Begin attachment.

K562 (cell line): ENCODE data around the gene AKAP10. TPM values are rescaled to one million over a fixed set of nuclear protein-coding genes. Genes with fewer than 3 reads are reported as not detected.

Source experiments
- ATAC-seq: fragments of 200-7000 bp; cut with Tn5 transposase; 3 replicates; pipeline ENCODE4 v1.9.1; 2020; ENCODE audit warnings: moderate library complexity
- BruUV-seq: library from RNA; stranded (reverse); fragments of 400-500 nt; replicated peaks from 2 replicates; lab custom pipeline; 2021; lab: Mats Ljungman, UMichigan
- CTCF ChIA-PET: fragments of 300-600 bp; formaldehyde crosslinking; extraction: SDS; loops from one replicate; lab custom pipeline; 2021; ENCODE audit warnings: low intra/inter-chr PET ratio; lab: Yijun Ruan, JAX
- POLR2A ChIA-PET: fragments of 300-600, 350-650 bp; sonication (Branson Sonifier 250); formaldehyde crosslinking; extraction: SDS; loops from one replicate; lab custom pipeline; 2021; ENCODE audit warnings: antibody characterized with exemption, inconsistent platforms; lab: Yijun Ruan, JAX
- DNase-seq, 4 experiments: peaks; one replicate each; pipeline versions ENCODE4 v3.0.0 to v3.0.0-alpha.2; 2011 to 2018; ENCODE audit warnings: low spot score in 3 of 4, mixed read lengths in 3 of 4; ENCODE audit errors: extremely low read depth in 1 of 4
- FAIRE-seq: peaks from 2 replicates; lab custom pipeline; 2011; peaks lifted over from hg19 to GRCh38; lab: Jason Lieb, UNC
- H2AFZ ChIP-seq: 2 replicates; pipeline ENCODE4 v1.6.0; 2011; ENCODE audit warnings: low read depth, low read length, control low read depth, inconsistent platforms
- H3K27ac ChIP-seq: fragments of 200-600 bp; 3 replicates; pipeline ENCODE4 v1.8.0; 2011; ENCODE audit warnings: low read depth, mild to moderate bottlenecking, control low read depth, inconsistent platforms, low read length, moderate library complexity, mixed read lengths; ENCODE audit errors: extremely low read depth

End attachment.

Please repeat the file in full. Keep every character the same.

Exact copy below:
K562 (cell line): ENCODE data around the gene AKAP10. TPM values are rescaled to one million over a fixed set of nuclear protein-coding genes. Genes with fewer than 3 reads are reported as not detected.

Source experiments
- ATAC-seq: fragments of 200-7000 bp; cut with Tn5 transposase; 3 replicates; pipeline ENCODE4 v1.9.1; 2020; ENCODE audit warnings: moderate library complexity
- BruUV-seq: library from RNA; stranded (reverse); fragments of 400-500 nt; replicated peaks from 2 replicates; lab custom pipeline; 2021; lab: Mats Ljungman, UMichigan
- CTCF ChIA-PET: fragments of 300-600 bp; formaldehyde crosslinking; extraction: SDS; loops from one replicate; lab custom pipeline; 2021; ENCODE audit warnings: low intra/inter-chr PET ratio; lab: Yijun Ruan, JAX
- POLR2A ChIA-PET: fragments of 300-600, 350-650 bp; sonication (Branson Sonifier 250); formaldehyde crosslinking; extraction: SDS; loops from one replicate; lab custom pipeline; 2021; ENCODE audit warnings: antibody characterized with exemption, inconsistent platforms; lab: Yijun Ruan, JAX
- DNase-seq, 4 experiments: peaks; one replicate each; pipeline versions ENCODE4 v3.0.0 to v3.0.0-alpha.2; 2011 to 2018; ENCODE audit warnings: low spot score in 3 of 4, mixed read lengths in 3 of 4; ENCODE audit errors: extremely low read depth in 1 of 4
- FAIRE-seq: peaks from 2 replicates; lab custom pipeline; 2011; peaks lifted over from hg19 to GRCh38; lab: Jason Lieb, UNC
- H2AFZ ChIP-seq: 2 replicates; pipeline ENCODE4 v1.6.0; 2011; ENCODE audit warnings: low read depth, low read length, control low read depth, inconsistent platforms
- H3K27ac ChIP-seq: fragments of 200-600 bp; 3 replicates; pipeline ENCODE4 v1.8.0; 2011; ENCODE audit warnings: low read depth, mild to moderate bottlenecking, control low read depth, inconsistent platforms, low read length, moderate library complexity, mixed read lengths; ENCODE audit errors: extremely low read depth